8. Let me start describing the incidents of crimes against humanity that the Office investigated. The evidence shows that security forces have been systematically shooting at peaceful protesters, following the same modus operandi in multiple locations. The evidence shows that events in neighboring Egypt and Tunisia prompted Libyan security forces to begin preparations for the possibility of demonstrations in Libya. As early as January, mercenaries were being hired and brought into Libya.

9. The incidents started on 15 and 16 February. Security forces arrested two lawyers who were requesting justice for the 1400 victims of the 1996 Abu Salim prison massacres. On 17 February, thousands of peaceful demonstrators protesting these arrests congregated in the square around the High Court of Benghazi. Security forces entered the square and reportedly fired live ammunition into the crowd, killing numerous demonstrators. This was the beginning of a series of similar incidents in different cities across Libya.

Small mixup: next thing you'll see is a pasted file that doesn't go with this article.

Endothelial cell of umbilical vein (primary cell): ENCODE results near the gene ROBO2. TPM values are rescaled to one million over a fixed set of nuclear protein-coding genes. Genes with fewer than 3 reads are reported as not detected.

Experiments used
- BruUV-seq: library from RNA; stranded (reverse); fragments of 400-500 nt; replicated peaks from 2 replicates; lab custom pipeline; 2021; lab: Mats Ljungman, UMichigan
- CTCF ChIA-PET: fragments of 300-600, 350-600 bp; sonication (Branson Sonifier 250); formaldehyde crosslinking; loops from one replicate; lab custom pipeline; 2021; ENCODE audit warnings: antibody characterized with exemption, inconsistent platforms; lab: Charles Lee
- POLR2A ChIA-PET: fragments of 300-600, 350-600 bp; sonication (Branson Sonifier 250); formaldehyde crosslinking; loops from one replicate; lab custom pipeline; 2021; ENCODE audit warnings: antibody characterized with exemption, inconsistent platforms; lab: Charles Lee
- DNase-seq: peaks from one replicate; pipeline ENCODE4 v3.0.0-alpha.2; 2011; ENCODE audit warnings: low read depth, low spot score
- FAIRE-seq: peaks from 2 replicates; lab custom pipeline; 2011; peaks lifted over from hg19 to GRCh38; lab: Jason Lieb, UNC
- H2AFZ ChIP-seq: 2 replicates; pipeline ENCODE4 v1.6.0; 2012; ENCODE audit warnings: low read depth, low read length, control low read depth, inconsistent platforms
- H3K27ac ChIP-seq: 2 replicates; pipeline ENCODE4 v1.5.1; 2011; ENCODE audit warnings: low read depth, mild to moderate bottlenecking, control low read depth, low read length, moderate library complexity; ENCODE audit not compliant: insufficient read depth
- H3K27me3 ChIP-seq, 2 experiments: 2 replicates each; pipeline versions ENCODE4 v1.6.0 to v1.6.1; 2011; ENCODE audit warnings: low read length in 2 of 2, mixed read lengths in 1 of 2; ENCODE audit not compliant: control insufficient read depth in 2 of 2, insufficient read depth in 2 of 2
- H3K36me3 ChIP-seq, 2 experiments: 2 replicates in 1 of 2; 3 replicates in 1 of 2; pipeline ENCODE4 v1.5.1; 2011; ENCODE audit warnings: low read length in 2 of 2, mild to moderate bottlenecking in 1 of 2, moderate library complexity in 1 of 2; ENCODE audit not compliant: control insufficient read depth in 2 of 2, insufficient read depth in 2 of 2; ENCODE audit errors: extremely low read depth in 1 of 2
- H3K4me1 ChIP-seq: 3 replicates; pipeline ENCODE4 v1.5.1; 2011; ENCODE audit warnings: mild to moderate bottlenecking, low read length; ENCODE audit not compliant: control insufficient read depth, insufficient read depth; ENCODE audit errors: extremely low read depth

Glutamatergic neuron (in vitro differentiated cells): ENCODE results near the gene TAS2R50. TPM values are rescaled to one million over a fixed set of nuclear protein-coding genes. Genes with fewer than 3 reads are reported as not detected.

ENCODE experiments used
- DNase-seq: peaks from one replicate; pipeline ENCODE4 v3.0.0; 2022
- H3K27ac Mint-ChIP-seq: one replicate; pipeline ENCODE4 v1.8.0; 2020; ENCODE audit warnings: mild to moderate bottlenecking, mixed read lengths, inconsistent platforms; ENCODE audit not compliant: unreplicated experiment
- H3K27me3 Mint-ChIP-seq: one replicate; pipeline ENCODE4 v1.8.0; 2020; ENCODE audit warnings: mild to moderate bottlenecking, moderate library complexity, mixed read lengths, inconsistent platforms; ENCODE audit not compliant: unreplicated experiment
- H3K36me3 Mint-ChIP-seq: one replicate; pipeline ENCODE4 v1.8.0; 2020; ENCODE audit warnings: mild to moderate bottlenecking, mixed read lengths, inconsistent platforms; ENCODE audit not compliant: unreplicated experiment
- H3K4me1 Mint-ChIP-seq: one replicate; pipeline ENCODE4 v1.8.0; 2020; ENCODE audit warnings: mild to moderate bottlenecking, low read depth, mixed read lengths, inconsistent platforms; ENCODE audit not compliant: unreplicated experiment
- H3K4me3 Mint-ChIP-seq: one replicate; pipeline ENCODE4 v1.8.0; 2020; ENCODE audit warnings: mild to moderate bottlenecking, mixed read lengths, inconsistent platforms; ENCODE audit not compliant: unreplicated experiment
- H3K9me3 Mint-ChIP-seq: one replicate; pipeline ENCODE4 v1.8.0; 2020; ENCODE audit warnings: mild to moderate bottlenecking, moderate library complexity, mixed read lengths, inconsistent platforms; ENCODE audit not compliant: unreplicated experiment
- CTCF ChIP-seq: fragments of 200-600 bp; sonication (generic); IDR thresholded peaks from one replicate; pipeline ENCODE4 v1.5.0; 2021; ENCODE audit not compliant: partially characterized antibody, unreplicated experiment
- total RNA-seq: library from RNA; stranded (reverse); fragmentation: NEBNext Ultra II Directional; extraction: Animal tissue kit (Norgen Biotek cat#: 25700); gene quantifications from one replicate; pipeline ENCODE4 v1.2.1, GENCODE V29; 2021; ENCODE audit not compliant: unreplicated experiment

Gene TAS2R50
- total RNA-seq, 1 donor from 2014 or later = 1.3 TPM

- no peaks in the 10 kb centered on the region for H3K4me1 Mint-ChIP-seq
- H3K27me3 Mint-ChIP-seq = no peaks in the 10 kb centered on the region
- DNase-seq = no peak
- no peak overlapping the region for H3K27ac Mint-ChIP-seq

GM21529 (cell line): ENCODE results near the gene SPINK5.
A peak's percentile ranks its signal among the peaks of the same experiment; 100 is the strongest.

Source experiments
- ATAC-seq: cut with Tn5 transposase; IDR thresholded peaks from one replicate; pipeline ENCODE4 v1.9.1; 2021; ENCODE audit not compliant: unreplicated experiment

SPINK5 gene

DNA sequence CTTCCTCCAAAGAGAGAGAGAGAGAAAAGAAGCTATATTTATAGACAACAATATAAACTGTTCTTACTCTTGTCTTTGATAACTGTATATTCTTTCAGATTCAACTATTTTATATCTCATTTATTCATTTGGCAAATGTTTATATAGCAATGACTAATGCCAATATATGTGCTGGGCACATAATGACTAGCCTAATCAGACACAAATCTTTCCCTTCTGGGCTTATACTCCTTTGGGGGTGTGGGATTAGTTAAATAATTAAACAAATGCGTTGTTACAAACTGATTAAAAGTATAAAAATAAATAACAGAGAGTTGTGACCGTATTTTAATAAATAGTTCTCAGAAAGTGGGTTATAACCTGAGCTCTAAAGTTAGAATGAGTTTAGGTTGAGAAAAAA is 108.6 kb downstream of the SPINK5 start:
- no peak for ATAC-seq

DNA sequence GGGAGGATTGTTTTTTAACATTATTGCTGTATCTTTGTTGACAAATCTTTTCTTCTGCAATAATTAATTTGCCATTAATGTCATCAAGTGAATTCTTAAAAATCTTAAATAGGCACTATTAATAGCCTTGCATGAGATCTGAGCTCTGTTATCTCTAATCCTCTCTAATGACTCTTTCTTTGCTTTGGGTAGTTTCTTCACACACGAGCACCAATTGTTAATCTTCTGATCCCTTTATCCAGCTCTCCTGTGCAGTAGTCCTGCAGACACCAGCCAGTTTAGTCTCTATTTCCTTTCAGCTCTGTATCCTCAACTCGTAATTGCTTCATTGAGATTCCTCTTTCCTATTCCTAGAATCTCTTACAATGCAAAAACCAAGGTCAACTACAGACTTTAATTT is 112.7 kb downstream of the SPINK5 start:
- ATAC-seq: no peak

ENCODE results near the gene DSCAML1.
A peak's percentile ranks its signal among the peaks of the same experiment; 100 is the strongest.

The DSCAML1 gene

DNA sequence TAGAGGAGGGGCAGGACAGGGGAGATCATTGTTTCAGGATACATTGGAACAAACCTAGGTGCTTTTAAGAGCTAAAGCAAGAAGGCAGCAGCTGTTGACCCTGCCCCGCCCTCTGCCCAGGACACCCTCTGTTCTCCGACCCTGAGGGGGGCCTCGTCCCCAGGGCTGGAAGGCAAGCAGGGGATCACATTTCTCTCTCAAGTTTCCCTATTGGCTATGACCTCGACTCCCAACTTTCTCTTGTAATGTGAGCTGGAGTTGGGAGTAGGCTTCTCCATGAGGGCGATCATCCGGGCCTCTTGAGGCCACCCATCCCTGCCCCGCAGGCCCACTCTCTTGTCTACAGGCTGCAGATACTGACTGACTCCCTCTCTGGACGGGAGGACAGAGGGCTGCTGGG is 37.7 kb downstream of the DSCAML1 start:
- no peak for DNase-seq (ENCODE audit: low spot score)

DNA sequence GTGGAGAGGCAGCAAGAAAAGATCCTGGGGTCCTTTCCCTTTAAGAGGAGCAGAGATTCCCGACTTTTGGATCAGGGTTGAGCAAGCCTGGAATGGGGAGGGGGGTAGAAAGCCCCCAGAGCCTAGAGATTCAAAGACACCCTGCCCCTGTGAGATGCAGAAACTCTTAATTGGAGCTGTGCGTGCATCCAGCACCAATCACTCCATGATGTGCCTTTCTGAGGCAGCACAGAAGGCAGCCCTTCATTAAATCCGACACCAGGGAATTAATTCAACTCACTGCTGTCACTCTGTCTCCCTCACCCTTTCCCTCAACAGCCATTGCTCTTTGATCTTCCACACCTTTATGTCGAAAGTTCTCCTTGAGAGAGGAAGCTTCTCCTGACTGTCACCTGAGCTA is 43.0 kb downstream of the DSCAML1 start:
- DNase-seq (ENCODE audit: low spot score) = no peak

10. The efforts to cover up the crimes have made it difficult to ascertain the precise number of victims but there is credible information that estimates that, just as the result of such shootings, 500 to 700 persons died in February alone. It is difficult to estimate the numbers because dead bodies were removed from streets and hospitals. Doctors were not allowed to document the number of dead and injured admitted to hospitals after the violent clashes began. Security forces were allegedly stationed in the hospitals and arrested injured individuals who sought medical treatment. Being injured became evidence of opposing the regime, and challenging the authority of the regime is a crime under Libyan law. To avoid punishment and risk of death some protestors sought medical attention in private homes and did not bring injured or dead persons to the hospitals.